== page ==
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Aram Khachaturian (Armenian: Արամ Խաչատրյան, Aram Xačatryan; Russian: Аpaм Ильич Xaчaтypян, Aram Il'ič Hačaturjan) (June 6, 1903 – May 1, 1978) was an Armenian composer whose works were often influenced by Armenian folk music.
Aram Khachaturian was born in Tbilisi, Georgia, Imperial Russia to a poor Armenian family. In his youth, he was fascinated by the music he heard around him, but at first he did not study music or learn to read it. In 1921, he travelled to Moscow to join his brother, unable to speak a word of Russian. Although he had almost no musical education, Khachaturian showed such great talent that he was admitted to the Gnessin Institute where he studied cello under Mikhail Gnessin and entered a composition class (1925).
In 1929, he transferred to the Moscow Conservatory where he studied under Nikolai Myaskovsky. In the 1930s, he married the composer Nina Makarova, a fellow student from Myaskovsky's class. In 1951, he became professor at the Gnessin State Musical and Pedagogical Institute (Moscow) and the Moscow Conservatory. He also held important posts at the Composers' Union, which would later severely denounce some of his works as being "formalist" music, along with those of Sergei Prokofiev and Dmitri Shostakovich. These three composers became the so called "titans" of Soviet music, enjoying world-wide reputation as some of the leading composers of the 20th century.
Khachaturian's works include concertos for violin, cello, flute
(transposition of violin concerto), and piano (the latter originally
including an early part for the flexatone), concerto-rhapsodies for the
same instruments, three symphonies—the third containing parts for
fifteen additional trumpets and organ, and the ballets Spartak (AKA
Spartacus) and Gayane (music of which was used in Stanley Kubrick's
film 2001: A Space Odyssey). The latter ballet features in its final
act what is probably his most famous movement, the "Sabre Dance".
He also composed some film music and incidental music for plays such as the 1941 production of Mikhail Lermontov's Masquerade. The cinematic quality of his music for Spartacus was clearly seen when it was used as the theme for a popular BBC drama series, The Onedin Line, during the 1970s. Since then, it has become one of the most popular of all classical pieces for UK audiences. Joel Coen's The Hudsucker Proxy also prominently featured music from Spartacus and Gayane (Sabre Dance included) mixed with the original compositions by Carter Burwell. He was also the composer for the state anthem of the Armenian SSR, whose tune is one of the five current choices to become the next state anthem of Armenia. The climax of Spartacus' first movement was also used in Ice Age: The Meltdown.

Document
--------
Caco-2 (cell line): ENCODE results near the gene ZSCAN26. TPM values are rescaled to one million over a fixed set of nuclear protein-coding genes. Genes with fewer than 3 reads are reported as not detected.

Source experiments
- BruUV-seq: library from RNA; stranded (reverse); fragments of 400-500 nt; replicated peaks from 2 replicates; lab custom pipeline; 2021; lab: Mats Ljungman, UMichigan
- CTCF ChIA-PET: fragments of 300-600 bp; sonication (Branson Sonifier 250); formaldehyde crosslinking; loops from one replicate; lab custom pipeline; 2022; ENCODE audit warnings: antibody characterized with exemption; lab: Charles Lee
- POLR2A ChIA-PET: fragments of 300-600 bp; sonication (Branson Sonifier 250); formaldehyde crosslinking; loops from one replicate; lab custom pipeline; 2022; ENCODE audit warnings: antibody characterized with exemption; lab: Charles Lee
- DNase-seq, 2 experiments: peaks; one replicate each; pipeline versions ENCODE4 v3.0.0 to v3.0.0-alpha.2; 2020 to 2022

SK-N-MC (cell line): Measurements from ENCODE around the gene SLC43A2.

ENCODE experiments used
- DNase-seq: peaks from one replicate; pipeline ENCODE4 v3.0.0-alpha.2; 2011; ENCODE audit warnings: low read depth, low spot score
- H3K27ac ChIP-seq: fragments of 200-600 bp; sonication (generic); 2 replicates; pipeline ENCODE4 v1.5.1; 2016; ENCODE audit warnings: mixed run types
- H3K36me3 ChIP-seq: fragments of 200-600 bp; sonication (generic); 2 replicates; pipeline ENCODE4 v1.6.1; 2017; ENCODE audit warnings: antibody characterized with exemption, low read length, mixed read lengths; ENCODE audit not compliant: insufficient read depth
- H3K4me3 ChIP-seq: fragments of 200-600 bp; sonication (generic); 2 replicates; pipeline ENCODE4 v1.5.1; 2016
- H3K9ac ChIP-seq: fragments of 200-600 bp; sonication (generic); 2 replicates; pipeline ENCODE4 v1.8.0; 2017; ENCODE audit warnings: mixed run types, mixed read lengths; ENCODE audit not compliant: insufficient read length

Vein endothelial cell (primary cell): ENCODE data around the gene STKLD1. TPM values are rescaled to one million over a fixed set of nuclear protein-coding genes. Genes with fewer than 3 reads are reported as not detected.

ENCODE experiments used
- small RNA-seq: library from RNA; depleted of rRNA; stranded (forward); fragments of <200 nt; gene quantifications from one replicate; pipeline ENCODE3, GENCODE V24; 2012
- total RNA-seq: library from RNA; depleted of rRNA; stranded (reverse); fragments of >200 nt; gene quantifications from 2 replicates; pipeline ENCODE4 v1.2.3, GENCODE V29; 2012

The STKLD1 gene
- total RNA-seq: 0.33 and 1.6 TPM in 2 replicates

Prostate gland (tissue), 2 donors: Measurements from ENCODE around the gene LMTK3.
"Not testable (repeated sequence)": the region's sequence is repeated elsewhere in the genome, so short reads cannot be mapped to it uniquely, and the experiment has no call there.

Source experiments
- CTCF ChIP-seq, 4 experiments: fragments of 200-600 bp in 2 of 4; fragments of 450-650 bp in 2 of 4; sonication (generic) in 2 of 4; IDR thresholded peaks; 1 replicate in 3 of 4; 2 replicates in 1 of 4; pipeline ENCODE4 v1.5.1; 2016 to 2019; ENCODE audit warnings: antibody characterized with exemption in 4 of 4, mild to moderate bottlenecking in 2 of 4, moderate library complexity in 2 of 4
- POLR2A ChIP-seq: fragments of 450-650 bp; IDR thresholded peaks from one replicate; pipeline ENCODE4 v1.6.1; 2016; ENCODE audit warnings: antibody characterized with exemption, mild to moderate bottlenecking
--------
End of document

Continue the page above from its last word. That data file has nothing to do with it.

Khachaturian was enthusiastic about communism. In 1920, when Armenia was declared a Soviet republic, Khachaturian joined a propaganda train touring Armenia comprised of Georgian-Armenian artists. The composer joined the Communist Party of the Soviet Union in 1943. His communist ideals, along with his Armenian nationalism, are apparent in his works, especially Gayane (which takes place on a collective farm) and the Second Symphony. It was the Symphonic Poem, later titled the Third Symphony, that earned Khachaturian the wrath of the Party. Ironically, Khachaturian wrote the work as a tribute to communism: "I wanted to write the kind of composition in which the public would feel my unwritten program without an announcement. I wanted this work to express the Soviet people's joy and pride in their great and mighty country." Perhaps because Khachaturian did not include a dedication or program notes, his intentions backfired. Andrei Zhdanov, secretary of the Communist Party's Central Committee, delivered the so-called Zhdanov decree in 1948. The decree condemned Shostakovich, Prokofiev, Khachaturian, and other Soviet composers as "formalist" and "antipopular" . All three accused composers were forced to apologize publicly. The decree affected Khachaturian profoundly: "Those were tragic days for me... I was clouted on the head so unjustly. My repenting speech at the First Congress was insincere. I was crushed, destroyed. I seriously considered changing professions."
He died in Moscow on May 1, 1978, just short of his 75th birthday. He was buried in Yerevan, Armenia, along with other distinguished Armenians who made Armenian art accessible for the whole world. In 1998, he was honored by appearing on Armenian paper money (50 dram).
From Wikipedia, the free encyclopedia
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